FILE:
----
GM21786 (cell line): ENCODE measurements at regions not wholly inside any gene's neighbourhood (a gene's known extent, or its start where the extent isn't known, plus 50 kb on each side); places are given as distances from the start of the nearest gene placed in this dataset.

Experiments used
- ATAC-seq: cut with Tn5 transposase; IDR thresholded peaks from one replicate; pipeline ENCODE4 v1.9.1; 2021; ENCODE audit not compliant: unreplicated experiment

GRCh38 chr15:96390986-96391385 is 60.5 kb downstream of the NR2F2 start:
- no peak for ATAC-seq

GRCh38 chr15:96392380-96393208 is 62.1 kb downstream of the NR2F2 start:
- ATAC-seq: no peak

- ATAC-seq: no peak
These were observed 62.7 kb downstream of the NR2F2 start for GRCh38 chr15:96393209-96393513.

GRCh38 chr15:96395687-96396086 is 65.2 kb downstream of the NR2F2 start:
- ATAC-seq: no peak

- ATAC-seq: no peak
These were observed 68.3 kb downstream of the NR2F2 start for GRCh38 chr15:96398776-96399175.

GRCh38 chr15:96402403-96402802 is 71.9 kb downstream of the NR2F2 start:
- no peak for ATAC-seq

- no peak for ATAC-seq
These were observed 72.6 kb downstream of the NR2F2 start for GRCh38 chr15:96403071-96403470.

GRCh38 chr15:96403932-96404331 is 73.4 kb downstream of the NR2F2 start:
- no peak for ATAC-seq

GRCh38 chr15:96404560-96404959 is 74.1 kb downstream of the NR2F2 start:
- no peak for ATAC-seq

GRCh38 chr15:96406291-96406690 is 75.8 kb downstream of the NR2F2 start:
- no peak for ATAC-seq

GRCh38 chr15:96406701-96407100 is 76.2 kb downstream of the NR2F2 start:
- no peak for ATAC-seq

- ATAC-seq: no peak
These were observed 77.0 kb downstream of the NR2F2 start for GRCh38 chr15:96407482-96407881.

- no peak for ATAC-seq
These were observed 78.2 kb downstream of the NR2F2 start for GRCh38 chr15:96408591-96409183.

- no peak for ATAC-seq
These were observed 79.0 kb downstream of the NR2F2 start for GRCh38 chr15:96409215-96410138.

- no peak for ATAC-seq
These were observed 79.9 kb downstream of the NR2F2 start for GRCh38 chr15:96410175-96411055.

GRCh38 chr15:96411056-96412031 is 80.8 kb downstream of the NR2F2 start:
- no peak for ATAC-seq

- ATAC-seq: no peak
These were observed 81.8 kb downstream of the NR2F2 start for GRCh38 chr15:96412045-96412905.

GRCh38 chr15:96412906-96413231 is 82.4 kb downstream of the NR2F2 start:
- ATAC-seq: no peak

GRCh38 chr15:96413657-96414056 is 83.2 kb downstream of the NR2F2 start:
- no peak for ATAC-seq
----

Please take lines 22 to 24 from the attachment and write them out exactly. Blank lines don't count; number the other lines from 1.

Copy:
GRCh38 chr15:96406291-96406690 is 75.8 kb downstream of the NR2F2 start:
- no peak for ATAC-seq

GRCh38 chr15:96406701-96407100 is 76.2 kb downstream of the NR2F2 start: